Chapman worked at NASA as a mission scientist from 1967 until 1972 and died late last year in Australia.
He was slated to travel to space with the SkyLab B mission scheduled for 1975. Unfortunately, the mission was aborted in 1972 by President Richard Nixon due to budget concerns.
Born in Melbourne in 1935, he harboured dreams of interstellar travel since he was 12 years old.
In pursuit of his ambitions, Chapman joined the Royal Australian Air Force before going on to work with the Australian National Antarctic Research Expeditions in the 1960s.
Following his stint in Antarctica, he emigrated to the US and joined MIT’s Experimental Astronomy Lab. Through his work here, Chapman became the first foreign-born astronaut.
During his time at NASA, he worked as a mission scientist for Apollo 14, contributing heavily to the mission’s accomplishment of putting men on the moon.
Chapman claimed he was the man behind one of the mission’s most famous televised moments, encouraging the Apollo 14 astronauts to test famous astronomer Galileo Galilei’s theory that a feather and a hammer would fall at equal speed in a vacuum.
Chapman never got his chance to travel to space, although he continued to work in the private sector of commercial spaceflight for many years.
Chapman regretted missing the opportunity to go to space. Speaking to author Colin Burgess about his book Shattered Dreams: The Lost and Cancelled Space Missions, Chapman said: “The Skylab in which I had hoped to live is now a tourist attraction … I sometimes visit it when I am in Washington but it is very sad to see it wasted.”
A small capsule containing Chapman’s ashes will be launched into orbit aboard a Celestis spaceflight on 30 November.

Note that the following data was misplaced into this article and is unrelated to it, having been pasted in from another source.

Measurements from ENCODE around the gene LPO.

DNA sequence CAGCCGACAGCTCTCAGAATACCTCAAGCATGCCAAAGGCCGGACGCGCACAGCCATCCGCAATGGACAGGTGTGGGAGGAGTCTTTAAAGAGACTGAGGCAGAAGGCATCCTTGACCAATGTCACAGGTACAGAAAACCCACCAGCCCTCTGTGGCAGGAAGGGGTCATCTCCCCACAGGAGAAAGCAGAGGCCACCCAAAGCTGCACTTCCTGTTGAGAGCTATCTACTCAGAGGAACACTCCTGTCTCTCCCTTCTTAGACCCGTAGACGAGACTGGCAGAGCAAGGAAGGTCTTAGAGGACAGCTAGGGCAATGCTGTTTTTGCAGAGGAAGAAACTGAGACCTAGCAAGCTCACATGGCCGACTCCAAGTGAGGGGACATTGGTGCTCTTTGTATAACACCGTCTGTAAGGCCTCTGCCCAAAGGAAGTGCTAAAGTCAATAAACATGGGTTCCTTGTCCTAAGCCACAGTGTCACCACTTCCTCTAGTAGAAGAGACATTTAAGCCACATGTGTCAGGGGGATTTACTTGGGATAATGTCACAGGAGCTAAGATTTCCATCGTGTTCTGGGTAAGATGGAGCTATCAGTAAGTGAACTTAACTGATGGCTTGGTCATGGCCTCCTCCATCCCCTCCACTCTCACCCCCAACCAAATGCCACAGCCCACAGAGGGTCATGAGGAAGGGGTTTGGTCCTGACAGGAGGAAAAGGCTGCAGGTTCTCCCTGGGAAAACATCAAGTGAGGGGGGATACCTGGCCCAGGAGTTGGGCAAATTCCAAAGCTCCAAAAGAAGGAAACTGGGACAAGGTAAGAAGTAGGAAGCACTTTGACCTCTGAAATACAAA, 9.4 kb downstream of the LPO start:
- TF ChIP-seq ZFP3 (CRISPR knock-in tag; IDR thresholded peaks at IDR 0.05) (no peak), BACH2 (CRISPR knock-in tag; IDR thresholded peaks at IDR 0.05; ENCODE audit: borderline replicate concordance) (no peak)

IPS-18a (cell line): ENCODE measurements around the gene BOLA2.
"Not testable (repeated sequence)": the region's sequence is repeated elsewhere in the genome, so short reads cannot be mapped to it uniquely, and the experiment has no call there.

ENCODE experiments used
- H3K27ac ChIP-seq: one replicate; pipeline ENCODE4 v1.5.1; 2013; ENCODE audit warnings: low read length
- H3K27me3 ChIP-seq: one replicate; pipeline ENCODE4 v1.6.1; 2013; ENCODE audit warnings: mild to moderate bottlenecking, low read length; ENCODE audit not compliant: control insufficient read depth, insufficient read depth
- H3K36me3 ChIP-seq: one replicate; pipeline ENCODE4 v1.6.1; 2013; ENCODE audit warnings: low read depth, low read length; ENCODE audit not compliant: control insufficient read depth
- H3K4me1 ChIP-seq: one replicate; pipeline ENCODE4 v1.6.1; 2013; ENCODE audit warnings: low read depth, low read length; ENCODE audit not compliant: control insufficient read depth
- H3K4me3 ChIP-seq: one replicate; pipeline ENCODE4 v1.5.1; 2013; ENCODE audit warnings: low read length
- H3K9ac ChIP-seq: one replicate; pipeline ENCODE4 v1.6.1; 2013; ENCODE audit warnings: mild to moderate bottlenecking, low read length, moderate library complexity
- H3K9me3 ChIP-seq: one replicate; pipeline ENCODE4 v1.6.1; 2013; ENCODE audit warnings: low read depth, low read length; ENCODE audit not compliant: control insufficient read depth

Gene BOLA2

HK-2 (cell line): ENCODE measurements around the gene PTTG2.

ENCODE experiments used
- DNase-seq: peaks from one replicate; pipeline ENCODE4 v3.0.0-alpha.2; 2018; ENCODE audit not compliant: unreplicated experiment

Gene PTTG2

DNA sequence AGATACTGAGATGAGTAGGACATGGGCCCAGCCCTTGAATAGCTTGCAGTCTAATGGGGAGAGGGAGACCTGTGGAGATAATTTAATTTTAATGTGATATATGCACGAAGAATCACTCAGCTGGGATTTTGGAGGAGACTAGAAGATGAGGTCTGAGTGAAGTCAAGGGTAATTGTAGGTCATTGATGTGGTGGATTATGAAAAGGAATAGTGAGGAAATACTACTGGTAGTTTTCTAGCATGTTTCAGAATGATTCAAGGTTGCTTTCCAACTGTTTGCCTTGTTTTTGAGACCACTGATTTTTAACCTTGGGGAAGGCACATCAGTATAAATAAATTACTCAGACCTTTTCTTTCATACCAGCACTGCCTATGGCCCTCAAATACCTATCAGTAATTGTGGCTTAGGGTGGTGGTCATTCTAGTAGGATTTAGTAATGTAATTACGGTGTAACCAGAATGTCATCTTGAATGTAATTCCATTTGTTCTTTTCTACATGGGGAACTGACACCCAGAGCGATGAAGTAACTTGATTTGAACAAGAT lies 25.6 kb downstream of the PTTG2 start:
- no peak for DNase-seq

Celestis is a commercial spaceflight company that provides “memorial spaceflight missions” which launch spaceships loaded with cremated remains of deceased persons to several destinations in space.
The company currently offers memorial flights to outer space, Earth’s orbit, and the moon’s orbit.
CEO of Celestis, Charles M Chafer, said of the 30 November flight, “We are honoured to provide Dr Chapman with his ‘first’ launch to space.
“His legacy as a scientist, astronaut and business leader is reflected in his family’s choice to honour him with a final journey among the stars.”
Chapman’s wife, Marie Cheng, said, “The joyful and exciting Celestis flights are wonderful ways for us, the survivors, to commemorate Phil.”
Adam is a journalist who has worked for more than 40 prestigious media brands in the UK and Australia. Since 2005, his varied career has included stints as a reporter, copy editor, feature writer and editor for publications as diverse as Fleet Street newspaper The Sunday Times, fashion bible Jones, media and marketing website Mumbrella as well as lifestyle magazines such as GQ, Woman’s Weekly, Men’s Health and Loaded. He joined Momentum Media in early 2020 and currently writes for Australian Aviation and World of Aviation.
Receive the latest developments and updates on Australia’s space industry direct to your inbox. Subscribe today to Space Connect here.